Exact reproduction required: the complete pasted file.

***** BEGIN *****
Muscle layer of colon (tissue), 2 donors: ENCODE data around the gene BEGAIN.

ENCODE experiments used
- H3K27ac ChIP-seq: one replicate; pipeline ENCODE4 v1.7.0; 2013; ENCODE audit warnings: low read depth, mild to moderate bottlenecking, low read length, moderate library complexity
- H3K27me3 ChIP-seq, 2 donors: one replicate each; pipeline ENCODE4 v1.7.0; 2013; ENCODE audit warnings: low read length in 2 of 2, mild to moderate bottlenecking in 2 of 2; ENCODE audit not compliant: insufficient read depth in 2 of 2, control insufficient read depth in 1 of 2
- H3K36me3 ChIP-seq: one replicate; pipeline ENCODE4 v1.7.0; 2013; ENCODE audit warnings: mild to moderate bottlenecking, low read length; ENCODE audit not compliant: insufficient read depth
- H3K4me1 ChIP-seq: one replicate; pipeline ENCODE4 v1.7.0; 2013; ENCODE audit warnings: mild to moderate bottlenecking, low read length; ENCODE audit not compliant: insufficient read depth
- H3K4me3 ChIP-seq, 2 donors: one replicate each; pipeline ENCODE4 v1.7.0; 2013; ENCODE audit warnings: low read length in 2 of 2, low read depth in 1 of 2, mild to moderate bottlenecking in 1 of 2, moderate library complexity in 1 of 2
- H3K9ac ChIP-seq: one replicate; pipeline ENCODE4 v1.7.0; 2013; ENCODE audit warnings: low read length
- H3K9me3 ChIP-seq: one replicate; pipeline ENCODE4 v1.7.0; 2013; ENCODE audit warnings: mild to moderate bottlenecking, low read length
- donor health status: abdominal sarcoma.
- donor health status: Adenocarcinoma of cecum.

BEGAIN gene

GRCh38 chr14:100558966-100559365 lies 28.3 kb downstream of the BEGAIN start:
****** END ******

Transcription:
Muscle layer of colon (tissue), 2 donors: ENCODE data around the gene BEGAIN.

ENCODE experiments used
- H3K27ac ChIP-seq: one replicate; pipeline ENCODE4 v1.7.0; 2013; ENCODE audit warnings: low read depth, mild to moderate bottlenecking, low read length, moderate library complexity
- H3K27me3 ChIP-seq, 2 donors: one replicate each; pipeline ENCODE4 v1.7.0; 2013; ENCODE audit warnings: low read length in 2 of 2, mild to moderate bottlenecking in 2 of 2; ENCODE audit not compliant: insufficient read depth in 2 of 2, control insufficient read depth in 1 of 2
- H3K36me3 ChIP-seq: one replicate; pipeline ENCODE4 v1.7.0; 2013; ENCODE audit warnings: mild to moderate bottlenecking, low read length; ENCODE audit not compliant: insufficient read depth
- H3K4me1 ChIP-seq: one replicate; pipeline ENCODE4 v1.7.0; 2013; ENCODE audit warnings: mild to moderate bottlenecking, low read length; ENCODE audit not compliant: insufficient read depth
- H3K4me3 ChIP-seq, 2 donors: one replicate each; pipeline ENCODE4 v1.7.0; 2013; ENCODE audit warnings: low read length in 2 of 2, low read depth in 1 of 2, mild to moderate bottlenecking in 1 of 2, moderate library complexity in 1 of 2
- H3K9ac ChIP-seq: one replicate; pipeline ENCODE4 v1.7.0; 2013; ENCODE audit warnings: low read length
- H3K9me3 ChIP-seq: one replicate; pipeline ENCODE4 v1.7.0; 2013; ENCODE audit warnings: mild to moderate bottlenecking, low read length
- donor health status: abdominal sarcoma.
- donor health status: Adenocarcinoma of cecum.

BEGAIN gene

GRCh38 chr14:100558966-100559365 lies 28.3 kb downstream of the BEGAIN start: